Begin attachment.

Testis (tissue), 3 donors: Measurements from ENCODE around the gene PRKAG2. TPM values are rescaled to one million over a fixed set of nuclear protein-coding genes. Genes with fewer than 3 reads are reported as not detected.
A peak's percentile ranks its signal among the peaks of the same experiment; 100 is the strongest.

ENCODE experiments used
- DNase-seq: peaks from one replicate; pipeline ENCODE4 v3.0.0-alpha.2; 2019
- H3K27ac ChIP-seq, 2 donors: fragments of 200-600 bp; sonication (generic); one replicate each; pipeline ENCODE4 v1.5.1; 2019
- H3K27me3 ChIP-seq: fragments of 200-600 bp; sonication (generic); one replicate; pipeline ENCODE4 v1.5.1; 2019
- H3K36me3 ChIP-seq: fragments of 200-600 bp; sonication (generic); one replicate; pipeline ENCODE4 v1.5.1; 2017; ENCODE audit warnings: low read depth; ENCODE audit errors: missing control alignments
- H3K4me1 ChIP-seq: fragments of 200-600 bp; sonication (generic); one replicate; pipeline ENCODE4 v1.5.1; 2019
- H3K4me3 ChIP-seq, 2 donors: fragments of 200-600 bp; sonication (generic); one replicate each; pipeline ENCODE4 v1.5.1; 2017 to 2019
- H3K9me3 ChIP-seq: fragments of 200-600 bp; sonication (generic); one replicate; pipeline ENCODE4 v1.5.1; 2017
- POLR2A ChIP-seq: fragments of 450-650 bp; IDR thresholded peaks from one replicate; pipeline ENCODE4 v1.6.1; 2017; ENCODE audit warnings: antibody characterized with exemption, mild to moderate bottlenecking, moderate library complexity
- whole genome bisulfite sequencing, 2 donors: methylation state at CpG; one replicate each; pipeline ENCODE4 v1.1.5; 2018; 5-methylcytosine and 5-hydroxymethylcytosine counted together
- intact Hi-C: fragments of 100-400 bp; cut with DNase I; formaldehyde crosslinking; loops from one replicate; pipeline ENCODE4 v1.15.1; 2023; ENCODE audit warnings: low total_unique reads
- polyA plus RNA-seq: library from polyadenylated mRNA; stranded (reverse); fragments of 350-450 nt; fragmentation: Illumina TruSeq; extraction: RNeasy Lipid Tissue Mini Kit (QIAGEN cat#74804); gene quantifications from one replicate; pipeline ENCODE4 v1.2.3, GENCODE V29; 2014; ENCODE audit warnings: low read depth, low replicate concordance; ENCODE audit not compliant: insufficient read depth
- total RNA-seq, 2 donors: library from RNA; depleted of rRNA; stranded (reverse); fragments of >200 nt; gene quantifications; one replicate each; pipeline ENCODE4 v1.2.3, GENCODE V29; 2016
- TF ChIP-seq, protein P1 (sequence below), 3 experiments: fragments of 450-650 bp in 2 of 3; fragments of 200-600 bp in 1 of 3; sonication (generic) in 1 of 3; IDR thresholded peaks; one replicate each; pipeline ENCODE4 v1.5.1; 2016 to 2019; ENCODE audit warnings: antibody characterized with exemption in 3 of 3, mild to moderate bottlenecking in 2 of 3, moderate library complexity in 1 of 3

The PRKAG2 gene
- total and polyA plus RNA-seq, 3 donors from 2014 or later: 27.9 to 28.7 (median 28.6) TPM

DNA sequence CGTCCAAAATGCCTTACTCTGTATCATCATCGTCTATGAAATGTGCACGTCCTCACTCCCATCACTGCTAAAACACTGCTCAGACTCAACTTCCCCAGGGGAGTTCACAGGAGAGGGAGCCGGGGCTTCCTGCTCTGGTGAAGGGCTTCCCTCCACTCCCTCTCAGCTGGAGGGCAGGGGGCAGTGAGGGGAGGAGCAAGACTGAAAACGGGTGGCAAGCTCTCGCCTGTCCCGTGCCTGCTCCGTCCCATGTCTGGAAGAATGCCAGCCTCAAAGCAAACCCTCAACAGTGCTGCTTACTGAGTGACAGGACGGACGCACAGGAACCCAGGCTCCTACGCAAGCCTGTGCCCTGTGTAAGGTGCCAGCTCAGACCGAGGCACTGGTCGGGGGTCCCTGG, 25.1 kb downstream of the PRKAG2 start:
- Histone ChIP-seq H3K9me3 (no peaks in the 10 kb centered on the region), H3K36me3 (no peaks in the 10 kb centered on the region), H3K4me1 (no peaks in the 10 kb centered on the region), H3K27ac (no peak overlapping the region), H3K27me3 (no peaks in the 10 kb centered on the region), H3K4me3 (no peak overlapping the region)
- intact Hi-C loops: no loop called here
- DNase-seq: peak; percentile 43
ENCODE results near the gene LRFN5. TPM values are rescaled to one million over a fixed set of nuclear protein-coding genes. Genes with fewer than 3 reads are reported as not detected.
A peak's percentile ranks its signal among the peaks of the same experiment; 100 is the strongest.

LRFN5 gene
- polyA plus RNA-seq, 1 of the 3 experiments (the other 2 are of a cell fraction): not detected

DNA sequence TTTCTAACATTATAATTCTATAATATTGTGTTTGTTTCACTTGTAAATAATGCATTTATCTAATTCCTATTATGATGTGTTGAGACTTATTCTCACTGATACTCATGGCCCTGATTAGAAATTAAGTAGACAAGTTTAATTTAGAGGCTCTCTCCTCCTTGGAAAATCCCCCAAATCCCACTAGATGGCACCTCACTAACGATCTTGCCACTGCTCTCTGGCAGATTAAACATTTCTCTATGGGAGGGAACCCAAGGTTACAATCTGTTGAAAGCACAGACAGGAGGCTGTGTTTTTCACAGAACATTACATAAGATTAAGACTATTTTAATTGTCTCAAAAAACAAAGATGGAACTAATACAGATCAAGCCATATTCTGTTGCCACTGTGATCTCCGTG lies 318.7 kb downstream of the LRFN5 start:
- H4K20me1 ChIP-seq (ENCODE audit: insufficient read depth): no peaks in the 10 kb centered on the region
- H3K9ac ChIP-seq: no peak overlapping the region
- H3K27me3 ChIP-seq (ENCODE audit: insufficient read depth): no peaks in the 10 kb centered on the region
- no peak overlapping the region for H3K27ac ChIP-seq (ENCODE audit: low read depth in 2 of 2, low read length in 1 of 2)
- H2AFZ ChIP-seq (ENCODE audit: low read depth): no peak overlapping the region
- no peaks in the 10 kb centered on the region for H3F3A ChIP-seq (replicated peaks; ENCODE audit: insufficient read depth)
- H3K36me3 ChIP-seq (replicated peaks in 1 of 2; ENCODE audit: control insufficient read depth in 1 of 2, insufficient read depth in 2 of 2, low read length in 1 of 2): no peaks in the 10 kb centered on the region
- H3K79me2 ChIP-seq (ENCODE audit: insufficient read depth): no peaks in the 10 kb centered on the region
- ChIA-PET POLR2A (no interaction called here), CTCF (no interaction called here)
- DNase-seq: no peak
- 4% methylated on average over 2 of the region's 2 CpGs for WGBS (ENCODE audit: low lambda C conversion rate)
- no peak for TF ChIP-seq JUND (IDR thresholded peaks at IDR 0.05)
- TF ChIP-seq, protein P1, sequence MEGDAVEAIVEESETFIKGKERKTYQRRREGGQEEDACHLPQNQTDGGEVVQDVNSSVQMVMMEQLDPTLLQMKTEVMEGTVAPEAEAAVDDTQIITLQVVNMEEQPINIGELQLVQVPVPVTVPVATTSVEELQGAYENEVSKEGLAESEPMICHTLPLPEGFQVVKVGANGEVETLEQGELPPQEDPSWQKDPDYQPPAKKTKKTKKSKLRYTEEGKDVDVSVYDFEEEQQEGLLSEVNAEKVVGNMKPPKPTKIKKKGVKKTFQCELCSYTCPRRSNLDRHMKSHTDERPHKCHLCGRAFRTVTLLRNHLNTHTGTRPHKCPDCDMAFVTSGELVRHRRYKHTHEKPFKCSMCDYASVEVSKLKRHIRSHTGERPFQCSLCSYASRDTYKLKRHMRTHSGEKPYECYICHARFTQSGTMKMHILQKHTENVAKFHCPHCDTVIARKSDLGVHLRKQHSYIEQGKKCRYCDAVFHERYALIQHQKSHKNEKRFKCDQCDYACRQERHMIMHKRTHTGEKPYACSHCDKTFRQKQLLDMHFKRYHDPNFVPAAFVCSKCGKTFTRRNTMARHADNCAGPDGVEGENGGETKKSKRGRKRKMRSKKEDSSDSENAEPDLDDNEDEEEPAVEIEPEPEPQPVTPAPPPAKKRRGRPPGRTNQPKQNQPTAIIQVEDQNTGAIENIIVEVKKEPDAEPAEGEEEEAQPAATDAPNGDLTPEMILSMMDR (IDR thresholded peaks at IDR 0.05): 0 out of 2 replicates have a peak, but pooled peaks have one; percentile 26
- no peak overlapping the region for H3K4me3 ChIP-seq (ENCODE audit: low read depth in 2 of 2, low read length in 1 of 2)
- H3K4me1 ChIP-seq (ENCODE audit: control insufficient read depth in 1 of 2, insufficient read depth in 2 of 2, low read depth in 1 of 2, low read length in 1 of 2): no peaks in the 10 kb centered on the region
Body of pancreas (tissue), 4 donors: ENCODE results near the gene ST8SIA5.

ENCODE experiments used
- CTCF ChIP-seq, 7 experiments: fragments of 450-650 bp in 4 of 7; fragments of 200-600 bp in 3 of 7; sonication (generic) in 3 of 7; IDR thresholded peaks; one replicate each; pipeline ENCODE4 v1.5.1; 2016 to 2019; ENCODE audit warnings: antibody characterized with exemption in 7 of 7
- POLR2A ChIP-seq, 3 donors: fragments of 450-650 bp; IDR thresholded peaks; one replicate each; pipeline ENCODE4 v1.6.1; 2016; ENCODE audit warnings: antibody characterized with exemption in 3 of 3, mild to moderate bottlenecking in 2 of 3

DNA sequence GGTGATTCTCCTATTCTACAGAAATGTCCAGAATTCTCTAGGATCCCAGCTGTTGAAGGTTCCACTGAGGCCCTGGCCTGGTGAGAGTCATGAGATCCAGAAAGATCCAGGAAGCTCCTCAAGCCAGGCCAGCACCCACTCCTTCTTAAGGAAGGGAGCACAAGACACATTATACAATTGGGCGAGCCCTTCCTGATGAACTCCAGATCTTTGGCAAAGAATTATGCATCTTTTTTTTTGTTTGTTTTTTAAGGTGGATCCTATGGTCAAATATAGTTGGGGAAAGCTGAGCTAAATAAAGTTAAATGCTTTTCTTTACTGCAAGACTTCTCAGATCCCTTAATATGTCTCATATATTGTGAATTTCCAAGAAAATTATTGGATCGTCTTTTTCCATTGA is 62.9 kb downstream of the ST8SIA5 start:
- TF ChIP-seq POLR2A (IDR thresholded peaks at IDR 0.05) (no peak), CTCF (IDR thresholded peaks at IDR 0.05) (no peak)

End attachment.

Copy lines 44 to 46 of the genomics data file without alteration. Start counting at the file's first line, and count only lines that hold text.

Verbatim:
ENCODE experiments used
- CTCF ChIP-seq, 7 experiments: fragments of 450-650 bp in 4 of 7; fragments of 200-600 bp in 3 of 7; sonication (generic) in 3 of 7; IDR thresholded peaks; one replicate each; pipeline ENCODE4 v1.5.1; 2016 to 2019; ENCODE audit warnings: antibody characterized with exemption in 7 of 7
- POLR2A ChIP-seq, 3 donors: fragments of 450-650 bp; IDR thresholded peaks; one replicate each; pipeline ENCODE4 v1.6.1; 2016; ENCODE audit warnings: antibody characterized with exemption in 3 of 3, mild to moderate bottlenecking in 2 of 3